Before asking someone for a favor, realize that he might not grant you the favor. Although it is appropriate to think of the best way to influence him to help you out, accept him if he refuses. Now there is nothing wrong with doing a "hard sell" to try to convince the person.. Many times the resistance is becasue the person is unsure what his responsibilities or benefits are to them, so they just say no. Since you are entitled to influence a person responsibly, you don't have to accept the no. As long as the person continues to talk and have a dialogue with you, there is a chance you could convince them. And if afterwards when they have sour grapes and say you convinced them to doing something they did not want to do, take it with a grain of salt. They really wanted to be convinced at the time. If the situation doesn't work out, that is part of life, and we should judge favorably, you are entitled to ask for what you want.
And even before you ask for the favor, think how you can judge him positively if he does not help you.
These are possibly some of the most unique photos you will ever see .....
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At the time the New York Times reported:
WASHINGTON, Oct. 21, 1994
— Following are excerpts from President Clinton's White House news conference today:
"Before I take your questions, I'd like to say just a word about the framework with North Korea that Ambassador Gallucci signed this morning. This is a good deal for the United States.
North Korea will freeze and then dismantle its nuclear program. South Korea and our other allies will be better protected. The entire world will be safer as we slow the spread of nuclear weapons.
South Korea, with support from Japan and other nations, will bear most of the cost of providing North Korea with fuel to make up for the nuclear energy it is losing, and they will pay for an alternative power system for North Korea that will allow them to produce electricity while making it much harder for them to produce nuclear weapons.
The United States and international inspectors will carefully monitor North Korea to make sure it keeps its commitments. Only as it does so will North Korea fully join the community of nations." -more
The U.S. State Dept. fumbled a golden opportunity Thursday to ask, beg or insist that Iran stop threatening to wipe Israel off the map.
Indian Globe reporter Raghubir Goyal asked State Dept. spokesman John Kirby:
In the past, Iranian president said that Israel will be wiped off the world map. Are they going to turn back this and – this as far as this renouncing Israeli – Israel's existence?
Kirby asked, for clarification, "Who going to turn back what?," and Goyal, as he is called in Washington, asked again, until he was cut off, "If they are going to denounce terrorism and also what they said in the past that Israel will be wipe –"
Kirby answered by not answering:
Will Iran? Well, I think you'd have to – I mean, that's a question for Iran's leaders.
It would seem that U.S. Secretary of State John Kerry never asked Iran during the marathon talks with Iran if the Islamic Republic might at least tone down, just for a bit of good public relations, its constant threat to annihilate Israel, as was reiterated on the eve of the agreement.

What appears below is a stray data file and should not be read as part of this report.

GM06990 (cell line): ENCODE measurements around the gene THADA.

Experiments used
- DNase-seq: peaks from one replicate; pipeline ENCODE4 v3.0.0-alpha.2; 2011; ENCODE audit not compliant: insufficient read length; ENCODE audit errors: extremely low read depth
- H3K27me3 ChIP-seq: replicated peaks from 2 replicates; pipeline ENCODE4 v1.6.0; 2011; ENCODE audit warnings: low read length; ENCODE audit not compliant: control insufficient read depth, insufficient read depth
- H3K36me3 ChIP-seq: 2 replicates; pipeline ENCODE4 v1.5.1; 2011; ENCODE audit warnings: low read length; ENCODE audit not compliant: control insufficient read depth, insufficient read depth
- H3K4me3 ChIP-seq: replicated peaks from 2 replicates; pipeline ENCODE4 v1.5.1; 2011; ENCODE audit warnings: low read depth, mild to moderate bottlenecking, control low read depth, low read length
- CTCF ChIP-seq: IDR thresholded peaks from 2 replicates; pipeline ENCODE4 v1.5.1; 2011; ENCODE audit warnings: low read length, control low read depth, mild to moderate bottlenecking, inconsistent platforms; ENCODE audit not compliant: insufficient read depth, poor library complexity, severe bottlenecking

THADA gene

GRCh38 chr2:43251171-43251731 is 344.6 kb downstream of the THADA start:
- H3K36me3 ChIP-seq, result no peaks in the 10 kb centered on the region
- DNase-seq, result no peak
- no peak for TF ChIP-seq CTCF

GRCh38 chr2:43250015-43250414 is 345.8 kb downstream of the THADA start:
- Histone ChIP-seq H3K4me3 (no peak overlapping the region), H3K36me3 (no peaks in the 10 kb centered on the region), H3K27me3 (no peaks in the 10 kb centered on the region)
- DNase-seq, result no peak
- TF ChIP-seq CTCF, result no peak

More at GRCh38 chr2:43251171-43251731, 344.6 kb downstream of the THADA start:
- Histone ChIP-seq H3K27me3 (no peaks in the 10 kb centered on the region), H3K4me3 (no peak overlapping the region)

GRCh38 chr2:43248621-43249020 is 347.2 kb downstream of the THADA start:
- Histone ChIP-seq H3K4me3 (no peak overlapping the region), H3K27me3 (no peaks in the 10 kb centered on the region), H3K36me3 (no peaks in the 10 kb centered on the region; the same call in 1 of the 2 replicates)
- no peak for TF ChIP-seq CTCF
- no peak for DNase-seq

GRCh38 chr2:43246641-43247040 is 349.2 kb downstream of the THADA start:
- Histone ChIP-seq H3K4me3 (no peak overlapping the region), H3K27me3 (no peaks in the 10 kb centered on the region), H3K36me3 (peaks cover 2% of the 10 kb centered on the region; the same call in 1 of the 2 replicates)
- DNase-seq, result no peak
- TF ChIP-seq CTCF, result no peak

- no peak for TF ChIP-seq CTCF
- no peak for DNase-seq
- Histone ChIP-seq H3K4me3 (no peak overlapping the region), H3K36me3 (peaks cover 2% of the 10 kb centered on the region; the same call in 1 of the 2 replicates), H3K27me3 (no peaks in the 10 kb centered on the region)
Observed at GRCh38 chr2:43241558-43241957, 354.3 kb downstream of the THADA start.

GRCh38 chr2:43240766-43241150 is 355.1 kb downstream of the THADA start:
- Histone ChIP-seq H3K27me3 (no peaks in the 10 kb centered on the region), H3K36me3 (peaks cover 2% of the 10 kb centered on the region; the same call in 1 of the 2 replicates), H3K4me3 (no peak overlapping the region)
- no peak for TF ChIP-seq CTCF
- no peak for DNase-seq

But Kirby reassured everyone that the United States is "not going to turn a blind eye to Iran's other destabilizing activities in the region, to include the state sponsorship of terrorists and terrorist networks. Nothing's going to change about our commitment to continuing to press against those kinds of activities through a broad range of methods, whether it's our unilateral sanctions, UN sanctions which will stay in effect, or U.S. military presence in the region."
He is right. The United States is not turning a blind eye to Iranian terror. It is looking at it straight in the eye and figuring it will go away by freeing up to $150 billion for Iran.
President Barack Obama said at his press conference Wednesday night:
Do we think that with the sanctions coming down, that Iran will have some additional resources for its military and for some of the activities in the region that are a threat to us and a threat to our allies? I think that is a likelihood that they've got some additional resources. Do I think it's a game-changer for them? No.
They are currently supporting Hezbollah, and there is a ceiling — a pace at which they could support Hezbollah even more, particularly in the chaos that's taking place in Syria.
Out of $150 billion, President Obama says Iran will have "some" additional funds. Then he assumes there is a "ceiling" of how much Iran can support Hezbollah.
ObamaDeal raised the ceiling sky-high.
But President Obama is not worried that Iran will "only" pocket "some" of $150 billion to wipe out Israel, which makes its procurement of a nuclear weapon less urgent.
The video below. at 0:42 seconds, shows Goyal and Kirby's exchange:
About the Author: Tzvi Ben Gedalyahu is a graduate in journalism and economics from The George Washington University. He has worked as a cub reporter in rural Virginia and as senior copy editor for major Canadian metropolitan dailies. Tzvi wrote for Arutz Sheva for several years before joining the Jewish Press.